A noted writer — I think it was Harlan Ellison — once wrote that a writer either heard the music or they didn’t. If they didn’t hear the music, they were better off quitting and trying their hand at some profession which bettered suited their skills.
I wouldn’t go quite that far, but I knew exactly what he was talking about as soon as I read it. For me, one of the great joys of being a writer is that occasionally — not all the time, and sometimes not even for great gaps of thousands of words — I get to hear the music. There is a rhythm behind the words, a pulse behind the prose. Rarely I hear it for the length of a short story; more often I only get a glimmer of it in a single paragraph. It’s that moment when the hairs on the back of your neck rise, when you feel that you have created something larger than the sum of its parts. It’s not mere words. There’s something more there.
Honestly, it’s the reason I write.
What is the music when it comes to writing? It is voice, syntax, word choice, story — it is all of these things and more. The prose can be rich and textured like the best of James Lee Burke; it can also be terse and spartan like Hemmingway at his finest. Both hear the music.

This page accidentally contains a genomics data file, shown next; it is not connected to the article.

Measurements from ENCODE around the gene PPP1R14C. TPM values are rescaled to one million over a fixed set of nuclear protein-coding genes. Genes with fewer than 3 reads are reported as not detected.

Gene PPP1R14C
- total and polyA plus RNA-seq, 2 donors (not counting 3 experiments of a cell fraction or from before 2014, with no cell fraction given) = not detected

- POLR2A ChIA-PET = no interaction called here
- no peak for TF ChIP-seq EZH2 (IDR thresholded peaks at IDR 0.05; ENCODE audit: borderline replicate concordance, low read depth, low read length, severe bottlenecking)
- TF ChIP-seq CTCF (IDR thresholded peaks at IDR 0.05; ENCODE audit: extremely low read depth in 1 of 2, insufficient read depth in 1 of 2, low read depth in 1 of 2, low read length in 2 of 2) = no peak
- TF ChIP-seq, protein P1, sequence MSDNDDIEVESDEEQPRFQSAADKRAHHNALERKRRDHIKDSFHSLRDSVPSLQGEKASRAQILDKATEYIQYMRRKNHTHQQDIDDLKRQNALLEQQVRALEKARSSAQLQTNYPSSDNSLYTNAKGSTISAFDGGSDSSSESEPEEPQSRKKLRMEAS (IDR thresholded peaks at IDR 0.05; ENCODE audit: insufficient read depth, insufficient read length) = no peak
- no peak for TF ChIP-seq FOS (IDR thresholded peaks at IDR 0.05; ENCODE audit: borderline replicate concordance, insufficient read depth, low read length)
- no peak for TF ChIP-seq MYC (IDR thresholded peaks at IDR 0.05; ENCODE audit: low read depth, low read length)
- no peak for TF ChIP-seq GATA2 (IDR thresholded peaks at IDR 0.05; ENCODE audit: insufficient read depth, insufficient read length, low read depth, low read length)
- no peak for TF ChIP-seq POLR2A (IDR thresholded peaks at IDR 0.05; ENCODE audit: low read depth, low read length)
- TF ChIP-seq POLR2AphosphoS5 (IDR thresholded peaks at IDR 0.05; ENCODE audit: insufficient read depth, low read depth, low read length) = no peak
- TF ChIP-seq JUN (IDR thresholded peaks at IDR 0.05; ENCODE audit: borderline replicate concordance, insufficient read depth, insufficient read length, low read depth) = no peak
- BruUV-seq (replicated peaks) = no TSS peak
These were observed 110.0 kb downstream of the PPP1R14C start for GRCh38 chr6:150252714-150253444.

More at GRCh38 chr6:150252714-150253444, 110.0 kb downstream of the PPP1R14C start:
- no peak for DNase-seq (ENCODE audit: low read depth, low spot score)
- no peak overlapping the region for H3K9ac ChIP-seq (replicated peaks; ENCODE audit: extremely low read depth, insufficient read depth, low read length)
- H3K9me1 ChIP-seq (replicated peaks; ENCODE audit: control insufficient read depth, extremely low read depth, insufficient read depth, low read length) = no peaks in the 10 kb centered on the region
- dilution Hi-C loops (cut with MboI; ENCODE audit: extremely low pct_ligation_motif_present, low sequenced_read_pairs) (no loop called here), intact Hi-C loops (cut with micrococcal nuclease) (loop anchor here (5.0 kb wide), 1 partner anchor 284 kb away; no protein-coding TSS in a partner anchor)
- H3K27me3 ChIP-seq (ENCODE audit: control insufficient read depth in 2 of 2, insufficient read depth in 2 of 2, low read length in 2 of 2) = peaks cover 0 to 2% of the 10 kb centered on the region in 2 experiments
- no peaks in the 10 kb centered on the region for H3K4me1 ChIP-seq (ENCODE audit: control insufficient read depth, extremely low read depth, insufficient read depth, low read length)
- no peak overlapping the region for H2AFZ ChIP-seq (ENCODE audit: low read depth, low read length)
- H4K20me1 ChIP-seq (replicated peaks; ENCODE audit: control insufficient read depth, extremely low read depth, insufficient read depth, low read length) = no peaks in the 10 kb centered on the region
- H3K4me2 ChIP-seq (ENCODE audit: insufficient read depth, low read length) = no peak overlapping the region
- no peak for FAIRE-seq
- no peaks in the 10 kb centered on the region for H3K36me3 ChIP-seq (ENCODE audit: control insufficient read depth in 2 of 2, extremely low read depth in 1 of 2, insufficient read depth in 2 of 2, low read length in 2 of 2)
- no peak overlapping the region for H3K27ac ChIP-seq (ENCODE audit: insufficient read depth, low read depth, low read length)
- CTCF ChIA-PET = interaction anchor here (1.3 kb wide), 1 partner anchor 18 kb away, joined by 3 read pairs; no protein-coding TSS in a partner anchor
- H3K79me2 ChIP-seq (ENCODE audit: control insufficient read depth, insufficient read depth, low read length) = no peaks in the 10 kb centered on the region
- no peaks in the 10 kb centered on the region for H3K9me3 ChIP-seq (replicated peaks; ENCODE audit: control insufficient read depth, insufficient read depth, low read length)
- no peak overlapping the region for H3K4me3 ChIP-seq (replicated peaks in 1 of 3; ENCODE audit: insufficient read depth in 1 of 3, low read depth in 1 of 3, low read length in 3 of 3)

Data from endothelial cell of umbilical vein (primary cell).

Stop by any bookstore, pick out a book at random, and chances are that the writer won’t have heard the music. Chances are that the writing is merely servicable, that at its best it operates as an unimpeding gateway to the story; at its worst, the writing is clunky and distracting, but the story strong enough to cary the day. And that’s all right. Most readers read for story. The story is the thing. The writing usually just has to be good enough.
But a writer who can tell a great story and hears the music — ah, that’s a special writer indeed. Those are the books that stand a far greater chance of indelibly imprinting themselves on the reader’s mind long after all other books fade into the darkness.
All of this is a prelude to today’s game. Honestly, I’m not sure this can be taught. I’m not even sure it can be learned. But if it can be learned, then here’s a good way to do it:
Type other writers’ words.
When you read a passage in some work you really admire, one that really speaks to you, type that passage into your word processor. Study it. Soak up the rhythms and the word choices. There’s no substitute for running millions of your own words through your fingers, but this is one way to help. All you need in your own writing are a few notes. A couple of beats. Once you’ve heard it, you’ll know it’s there, and then you can begin the lifelong pursuit of stretching and expanding the music — to giving life to those limp sentences, to putting the soul behind your stories, to reaching and striving for something that, however brief, will sustain you during all those long hours of lonely struggle.
All posts in this series can be found at